Though compared to the big picture — it being for creatives — that’s all negligible, because the disappointment actually lies with the lack of 100 percent Adobe RGB color coverage. Yes, a display meant for creative power users who might be picky and most likely will edit colors, won’t have support for the full color spectrum of the Adobe suite.
When buyers select the Core i7-8705G processor option, you’ll automatically acquire an AMD RX Vega M graphics chip, which is more powerful than the default Nvidia GeForce MX150 included with the lower-end processors. This doesn’t mean the Spectre x360 is suddenly a venerable gaming machine, however it never skips a beat, rendering the entire Windows 10 environment in 4K. It can even play League of Legends on medium settings at 60 frames and 4K resolution.
However, more graphically intense titles like Counter Strike: Global Offensive and Fortnite have to step down to Full HD resolution and lower detail settings to maintain 60 frames per second. Take note, using QHD (2,560 x 1440) resolution for gaming isn’t enabled for reasons unknown.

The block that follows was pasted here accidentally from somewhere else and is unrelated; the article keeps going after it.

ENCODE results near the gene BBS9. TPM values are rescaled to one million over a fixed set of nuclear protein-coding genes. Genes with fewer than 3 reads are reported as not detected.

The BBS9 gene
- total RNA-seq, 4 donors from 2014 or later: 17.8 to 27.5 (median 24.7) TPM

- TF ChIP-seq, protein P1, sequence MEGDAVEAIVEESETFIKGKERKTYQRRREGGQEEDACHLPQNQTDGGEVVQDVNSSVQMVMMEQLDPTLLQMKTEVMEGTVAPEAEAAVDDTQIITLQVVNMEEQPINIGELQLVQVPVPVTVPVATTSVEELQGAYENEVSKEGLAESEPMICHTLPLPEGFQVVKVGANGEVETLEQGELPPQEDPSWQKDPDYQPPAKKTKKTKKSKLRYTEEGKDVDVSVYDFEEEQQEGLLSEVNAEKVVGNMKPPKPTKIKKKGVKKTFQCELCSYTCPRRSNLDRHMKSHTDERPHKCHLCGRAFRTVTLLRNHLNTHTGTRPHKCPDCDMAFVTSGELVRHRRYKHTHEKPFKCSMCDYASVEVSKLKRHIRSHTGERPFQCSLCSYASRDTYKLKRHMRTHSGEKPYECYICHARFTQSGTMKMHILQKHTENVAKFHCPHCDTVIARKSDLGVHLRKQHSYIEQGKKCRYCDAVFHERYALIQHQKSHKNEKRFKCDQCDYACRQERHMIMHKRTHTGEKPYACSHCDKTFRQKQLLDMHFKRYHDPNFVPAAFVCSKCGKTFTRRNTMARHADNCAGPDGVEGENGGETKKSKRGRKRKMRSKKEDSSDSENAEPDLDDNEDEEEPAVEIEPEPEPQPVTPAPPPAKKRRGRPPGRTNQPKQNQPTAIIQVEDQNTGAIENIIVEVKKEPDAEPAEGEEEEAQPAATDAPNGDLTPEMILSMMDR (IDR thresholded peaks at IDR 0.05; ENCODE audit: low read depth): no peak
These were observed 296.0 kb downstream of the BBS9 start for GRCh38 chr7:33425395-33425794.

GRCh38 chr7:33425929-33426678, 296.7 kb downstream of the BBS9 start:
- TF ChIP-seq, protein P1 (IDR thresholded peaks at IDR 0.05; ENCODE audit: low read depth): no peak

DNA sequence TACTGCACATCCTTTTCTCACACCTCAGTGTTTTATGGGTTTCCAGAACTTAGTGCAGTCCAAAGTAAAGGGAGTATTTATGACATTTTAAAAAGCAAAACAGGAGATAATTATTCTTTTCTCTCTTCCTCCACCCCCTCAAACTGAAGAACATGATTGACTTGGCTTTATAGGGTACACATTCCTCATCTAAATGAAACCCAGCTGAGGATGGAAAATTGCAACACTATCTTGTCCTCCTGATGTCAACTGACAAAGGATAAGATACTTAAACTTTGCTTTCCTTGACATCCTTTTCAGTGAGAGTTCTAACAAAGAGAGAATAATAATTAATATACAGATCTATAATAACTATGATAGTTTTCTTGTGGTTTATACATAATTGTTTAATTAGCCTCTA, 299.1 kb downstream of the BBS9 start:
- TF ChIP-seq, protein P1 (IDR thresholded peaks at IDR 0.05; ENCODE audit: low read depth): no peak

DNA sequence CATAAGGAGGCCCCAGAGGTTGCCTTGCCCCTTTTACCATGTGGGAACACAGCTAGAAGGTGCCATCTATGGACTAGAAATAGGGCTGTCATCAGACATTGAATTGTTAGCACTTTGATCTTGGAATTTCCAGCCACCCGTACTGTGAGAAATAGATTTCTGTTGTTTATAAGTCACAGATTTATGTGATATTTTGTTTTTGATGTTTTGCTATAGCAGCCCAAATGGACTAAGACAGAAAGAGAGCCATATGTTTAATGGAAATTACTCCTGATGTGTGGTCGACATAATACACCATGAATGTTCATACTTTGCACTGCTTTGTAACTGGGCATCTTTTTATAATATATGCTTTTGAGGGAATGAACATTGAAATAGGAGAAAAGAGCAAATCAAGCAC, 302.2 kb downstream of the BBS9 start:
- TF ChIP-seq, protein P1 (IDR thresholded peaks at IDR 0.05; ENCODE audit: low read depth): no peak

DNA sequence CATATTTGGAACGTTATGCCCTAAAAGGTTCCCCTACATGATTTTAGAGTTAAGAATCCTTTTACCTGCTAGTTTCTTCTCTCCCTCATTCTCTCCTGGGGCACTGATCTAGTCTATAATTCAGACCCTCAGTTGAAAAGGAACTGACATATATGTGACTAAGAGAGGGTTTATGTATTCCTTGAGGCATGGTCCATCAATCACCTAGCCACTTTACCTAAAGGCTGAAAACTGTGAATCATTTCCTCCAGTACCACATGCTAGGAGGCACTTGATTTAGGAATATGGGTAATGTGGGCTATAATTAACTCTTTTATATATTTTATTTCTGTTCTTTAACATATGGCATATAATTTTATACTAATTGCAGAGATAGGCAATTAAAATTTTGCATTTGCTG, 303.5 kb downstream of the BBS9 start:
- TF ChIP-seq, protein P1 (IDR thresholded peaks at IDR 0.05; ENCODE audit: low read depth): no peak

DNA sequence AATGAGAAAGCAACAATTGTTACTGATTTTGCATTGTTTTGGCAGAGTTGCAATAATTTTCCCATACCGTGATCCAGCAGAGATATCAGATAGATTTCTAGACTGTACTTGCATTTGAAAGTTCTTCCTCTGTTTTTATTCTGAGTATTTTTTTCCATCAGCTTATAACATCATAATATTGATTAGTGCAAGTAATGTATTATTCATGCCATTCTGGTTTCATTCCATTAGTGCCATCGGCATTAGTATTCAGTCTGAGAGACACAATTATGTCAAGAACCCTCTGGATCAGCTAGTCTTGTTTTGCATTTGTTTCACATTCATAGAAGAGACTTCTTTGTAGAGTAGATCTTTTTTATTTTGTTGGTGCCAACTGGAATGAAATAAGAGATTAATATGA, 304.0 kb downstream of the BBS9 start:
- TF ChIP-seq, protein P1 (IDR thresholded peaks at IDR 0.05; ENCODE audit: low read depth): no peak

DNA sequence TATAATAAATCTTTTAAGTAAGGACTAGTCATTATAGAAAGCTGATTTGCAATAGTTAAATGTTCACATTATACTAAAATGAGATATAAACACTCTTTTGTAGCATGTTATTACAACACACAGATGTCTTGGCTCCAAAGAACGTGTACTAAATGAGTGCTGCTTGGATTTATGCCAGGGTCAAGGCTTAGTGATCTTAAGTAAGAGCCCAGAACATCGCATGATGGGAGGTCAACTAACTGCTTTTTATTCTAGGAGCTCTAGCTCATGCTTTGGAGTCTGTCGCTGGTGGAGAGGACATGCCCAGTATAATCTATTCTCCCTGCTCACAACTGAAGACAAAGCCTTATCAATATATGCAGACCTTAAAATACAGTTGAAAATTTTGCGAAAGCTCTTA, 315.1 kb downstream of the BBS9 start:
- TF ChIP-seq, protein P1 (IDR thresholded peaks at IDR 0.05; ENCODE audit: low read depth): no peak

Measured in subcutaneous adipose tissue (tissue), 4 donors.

The Spectre 15 starts to lose its luster for me once I got to extensively using the keyboard and touchpad. The keys are shallow with some resistance (though not as shallow as the MacBook’s), too small even for my nimble fingers, and generally just not a great experience to type on for long periods. The same can be said about the touchpad, which is offset to the left to accommodate the main QWERTY layout. It’s oddly sized, being too wide on the sides and too short from the top and bottom.
To make matters worse, HP is still using Synaptics drivers on their consumer machines, instead reserving the buttery Windows Precision drivers for their enterprise-focused Elitebooks; because of this you lose the smoother multitouch gestures and interactions.
Regarding login security, this year’s Spectre x360 impressed me because you have two methods of using Windows Hello: facial recognition and fingerprinting. It’s the norm to see one or the other on a high-end Windows laptop, but not both. They both work well, although I find the facial recognition to be more convenient and faster.